In Black Knight’s number crunching, the current national level needed to purchase a median-priced home is 21.4 percent of the median income, which is lower than the 24.2 percent level from 1995-1999 and the 26.2 percent level from 2000-2003. On a year-over-year measurement, the monthly payment needed to purchase the median-priced home is only higher by $100.
Furthermore, Black Knight determined that the payment-to-income ratios in 47 of 50 states were below their 1995-2003 averages, with only California, Hawaii and Oregon plus the District of Columbia recording higher payment-to-income ratios today than their longer-term benchmarks.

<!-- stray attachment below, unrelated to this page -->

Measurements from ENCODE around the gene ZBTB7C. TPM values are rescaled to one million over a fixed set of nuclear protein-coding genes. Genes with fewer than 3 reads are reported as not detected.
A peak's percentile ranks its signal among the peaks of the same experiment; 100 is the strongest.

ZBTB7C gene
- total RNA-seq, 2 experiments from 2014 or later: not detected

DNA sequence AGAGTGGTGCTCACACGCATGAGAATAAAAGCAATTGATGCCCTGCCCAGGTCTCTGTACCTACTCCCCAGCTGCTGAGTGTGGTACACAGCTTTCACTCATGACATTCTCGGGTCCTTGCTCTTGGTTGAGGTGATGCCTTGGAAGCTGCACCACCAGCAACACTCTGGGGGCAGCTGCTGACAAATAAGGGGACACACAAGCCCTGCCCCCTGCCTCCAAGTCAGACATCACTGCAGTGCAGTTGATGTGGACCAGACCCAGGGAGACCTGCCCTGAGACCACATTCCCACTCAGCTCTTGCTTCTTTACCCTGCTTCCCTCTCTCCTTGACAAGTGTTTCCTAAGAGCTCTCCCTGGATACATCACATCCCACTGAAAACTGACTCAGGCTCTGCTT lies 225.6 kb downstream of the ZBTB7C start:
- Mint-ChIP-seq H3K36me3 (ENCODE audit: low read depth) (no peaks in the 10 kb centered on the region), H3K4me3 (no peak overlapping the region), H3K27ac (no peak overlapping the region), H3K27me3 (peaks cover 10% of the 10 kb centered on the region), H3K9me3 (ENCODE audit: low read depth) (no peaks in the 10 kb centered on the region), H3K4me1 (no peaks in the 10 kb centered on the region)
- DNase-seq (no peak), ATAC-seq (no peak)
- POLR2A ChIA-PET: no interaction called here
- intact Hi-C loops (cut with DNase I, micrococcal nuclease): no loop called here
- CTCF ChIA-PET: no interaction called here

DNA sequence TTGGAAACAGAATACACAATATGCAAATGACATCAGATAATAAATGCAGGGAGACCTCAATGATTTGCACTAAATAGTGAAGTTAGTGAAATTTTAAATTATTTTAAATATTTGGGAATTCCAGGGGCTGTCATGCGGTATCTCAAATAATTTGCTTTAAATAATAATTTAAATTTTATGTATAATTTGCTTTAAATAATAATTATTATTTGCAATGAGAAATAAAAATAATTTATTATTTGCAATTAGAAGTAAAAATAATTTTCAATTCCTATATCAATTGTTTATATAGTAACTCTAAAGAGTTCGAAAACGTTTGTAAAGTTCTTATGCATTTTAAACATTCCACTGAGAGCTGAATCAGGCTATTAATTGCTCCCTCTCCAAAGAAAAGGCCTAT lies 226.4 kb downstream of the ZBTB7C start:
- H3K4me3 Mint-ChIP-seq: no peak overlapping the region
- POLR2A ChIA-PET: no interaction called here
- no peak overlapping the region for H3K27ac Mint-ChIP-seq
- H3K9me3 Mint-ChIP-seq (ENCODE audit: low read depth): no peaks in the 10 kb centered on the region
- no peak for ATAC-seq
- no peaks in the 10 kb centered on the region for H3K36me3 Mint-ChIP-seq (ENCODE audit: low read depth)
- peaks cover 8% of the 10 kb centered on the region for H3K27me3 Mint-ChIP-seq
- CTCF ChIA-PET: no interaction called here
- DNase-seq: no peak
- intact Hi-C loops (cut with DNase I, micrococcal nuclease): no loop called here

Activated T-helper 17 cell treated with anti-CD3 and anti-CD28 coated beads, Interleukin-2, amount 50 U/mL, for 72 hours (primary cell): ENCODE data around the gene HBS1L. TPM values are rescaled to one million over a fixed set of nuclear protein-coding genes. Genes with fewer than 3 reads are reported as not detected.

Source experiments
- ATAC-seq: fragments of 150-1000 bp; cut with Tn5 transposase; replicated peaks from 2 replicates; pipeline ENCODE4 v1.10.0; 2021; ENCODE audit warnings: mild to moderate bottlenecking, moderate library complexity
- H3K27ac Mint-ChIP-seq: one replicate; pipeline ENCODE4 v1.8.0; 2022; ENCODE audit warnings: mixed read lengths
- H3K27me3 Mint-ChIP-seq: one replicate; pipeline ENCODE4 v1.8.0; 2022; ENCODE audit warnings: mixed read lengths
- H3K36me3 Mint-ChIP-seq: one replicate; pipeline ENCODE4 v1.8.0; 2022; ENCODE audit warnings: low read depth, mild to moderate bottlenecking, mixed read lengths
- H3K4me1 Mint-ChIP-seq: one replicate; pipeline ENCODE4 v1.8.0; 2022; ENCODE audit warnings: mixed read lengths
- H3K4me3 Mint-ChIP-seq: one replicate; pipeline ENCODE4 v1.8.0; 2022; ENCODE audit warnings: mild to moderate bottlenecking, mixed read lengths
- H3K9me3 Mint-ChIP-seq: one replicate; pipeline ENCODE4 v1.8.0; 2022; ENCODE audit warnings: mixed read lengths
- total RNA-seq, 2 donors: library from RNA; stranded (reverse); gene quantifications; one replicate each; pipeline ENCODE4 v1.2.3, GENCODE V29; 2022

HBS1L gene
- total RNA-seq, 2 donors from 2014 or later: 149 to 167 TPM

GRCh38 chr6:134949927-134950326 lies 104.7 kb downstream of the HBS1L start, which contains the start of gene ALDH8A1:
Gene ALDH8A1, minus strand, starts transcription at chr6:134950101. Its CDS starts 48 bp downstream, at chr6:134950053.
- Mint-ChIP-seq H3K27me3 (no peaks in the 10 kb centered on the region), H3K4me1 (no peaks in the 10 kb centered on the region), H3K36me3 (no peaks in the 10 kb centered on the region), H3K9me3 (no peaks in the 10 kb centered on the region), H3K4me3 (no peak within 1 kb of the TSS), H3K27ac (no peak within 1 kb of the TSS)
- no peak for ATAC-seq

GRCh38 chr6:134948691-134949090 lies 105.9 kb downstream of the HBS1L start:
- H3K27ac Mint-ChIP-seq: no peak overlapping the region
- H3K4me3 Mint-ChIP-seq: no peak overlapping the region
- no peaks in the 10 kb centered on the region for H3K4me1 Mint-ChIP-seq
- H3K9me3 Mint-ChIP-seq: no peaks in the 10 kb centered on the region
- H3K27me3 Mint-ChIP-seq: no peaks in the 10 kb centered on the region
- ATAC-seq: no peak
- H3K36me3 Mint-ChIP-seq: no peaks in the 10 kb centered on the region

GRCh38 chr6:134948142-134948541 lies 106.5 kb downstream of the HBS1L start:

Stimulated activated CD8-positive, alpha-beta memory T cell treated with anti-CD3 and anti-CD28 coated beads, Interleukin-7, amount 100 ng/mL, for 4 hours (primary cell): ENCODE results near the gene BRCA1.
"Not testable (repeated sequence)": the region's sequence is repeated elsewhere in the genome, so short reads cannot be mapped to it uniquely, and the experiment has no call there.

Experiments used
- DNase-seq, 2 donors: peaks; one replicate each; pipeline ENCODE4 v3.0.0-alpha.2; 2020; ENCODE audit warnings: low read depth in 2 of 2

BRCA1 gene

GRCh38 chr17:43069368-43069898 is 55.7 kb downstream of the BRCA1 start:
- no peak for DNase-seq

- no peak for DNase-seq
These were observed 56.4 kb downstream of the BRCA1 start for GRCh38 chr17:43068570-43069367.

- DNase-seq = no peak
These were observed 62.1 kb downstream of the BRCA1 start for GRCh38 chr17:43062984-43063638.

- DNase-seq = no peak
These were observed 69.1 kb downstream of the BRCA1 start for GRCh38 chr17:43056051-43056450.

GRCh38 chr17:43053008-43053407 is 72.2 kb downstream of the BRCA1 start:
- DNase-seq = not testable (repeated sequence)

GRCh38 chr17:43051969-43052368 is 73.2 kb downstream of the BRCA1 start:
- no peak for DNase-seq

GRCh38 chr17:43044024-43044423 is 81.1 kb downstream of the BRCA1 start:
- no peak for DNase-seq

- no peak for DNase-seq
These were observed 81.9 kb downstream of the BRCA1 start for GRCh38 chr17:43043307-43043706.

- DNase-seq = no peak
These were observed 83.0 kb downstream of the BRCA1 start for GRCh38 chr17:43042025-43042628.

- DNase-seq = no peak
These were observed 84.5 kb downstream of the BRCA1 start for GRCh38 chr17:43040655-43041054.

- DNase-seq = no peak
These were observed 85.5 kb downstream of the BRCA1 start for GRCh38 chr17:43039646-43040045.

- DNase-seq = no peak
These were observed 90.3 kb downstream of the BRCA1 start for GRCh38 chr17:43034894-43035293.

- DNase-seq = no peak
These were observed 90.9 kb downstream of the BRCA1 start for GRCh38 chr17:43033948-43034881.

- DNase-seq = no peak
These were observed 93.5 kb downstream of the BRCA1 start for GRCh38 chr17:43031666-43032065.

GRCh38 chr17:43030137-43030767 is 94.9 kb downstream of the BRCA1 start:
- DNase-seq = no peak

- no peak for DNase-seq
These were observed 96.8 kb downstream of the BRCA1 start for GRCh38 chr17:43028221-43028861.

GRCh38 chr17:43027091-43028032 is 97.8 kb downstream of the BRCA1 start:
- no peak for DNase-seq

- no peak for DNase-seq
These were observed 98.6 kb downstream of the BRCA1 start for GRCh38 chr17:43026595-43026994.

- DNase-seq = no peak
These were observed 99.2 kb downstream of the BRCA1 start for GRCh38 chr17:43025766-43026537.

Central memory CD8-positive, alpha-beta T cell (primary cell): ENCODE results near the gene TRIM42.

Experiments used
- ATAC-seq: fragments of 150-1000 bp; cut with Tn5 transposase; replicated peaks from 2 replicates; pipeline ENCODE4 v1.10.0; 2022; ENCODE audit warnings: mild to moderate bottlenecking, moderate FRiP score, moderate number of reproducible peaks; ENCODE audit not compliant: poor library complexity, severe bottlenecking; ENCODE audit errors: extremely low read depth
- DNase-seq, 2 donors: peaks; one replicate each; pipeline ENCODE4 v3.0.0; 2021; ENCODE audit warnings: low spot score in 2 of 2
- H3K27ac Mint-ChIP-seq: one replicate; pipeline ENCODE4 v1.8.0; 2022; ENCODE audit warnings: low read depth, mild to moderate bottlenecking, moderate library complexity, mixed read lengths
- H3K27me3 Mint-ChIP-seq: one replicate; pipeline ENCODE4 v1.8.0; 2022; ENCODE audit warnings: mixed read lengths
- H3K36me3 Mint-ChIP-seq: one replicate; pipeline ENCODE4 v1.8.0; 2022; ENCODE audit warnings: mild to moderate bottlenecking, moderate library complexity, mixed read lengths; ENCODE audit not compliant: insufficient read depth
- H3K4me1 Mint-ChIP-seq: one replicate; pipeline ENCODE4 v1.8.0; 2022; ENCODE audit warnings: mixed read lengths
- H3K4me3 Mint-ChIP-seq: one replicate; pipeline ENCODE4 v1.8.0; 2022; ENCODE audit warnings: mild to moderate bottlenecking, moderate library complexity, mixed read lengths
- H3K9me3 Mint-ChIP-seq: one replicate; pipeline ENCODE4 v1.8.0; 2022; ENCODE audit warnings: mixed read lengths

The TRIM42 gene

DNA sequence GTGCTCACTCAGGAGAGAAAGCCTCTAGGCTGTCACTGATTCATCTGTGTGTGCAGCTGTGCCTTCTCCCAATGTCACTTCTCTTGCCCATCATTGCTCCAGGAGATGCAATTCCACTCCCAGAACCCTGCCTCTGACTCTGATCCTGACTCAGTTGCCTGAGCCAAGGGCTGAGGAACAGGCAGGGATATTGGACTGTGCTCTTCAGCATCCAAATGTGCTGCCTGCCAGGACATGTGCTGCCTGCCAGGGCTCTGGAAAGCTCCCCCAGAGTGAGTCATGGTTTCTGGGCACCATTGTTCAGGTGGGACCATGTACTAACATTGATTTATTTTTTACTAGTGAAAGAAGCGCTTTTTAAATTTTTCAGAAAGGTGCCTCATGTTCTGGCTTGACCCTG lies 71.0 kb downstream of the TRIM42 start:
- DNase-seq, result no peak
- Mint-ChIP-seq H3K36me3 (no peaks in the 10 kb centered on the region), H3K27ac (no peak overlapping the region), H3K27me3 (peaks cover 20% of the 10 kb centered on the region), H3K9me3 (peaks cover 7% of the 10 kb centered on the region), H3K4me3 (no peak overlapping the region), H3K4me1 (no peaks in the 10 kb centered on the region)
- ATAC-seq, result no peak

“Rising home prices continue to offset the majority of would-be savings from recent interest rate declines, which has kept home affordability near a post-recession low,” said Ben Graboske, Executive Vice President of Data and Analytics at Black Knight. “That being said, when viewing the market through a longer-term lens, affordability across most of the country still remains favorable to long-term benchmarks.”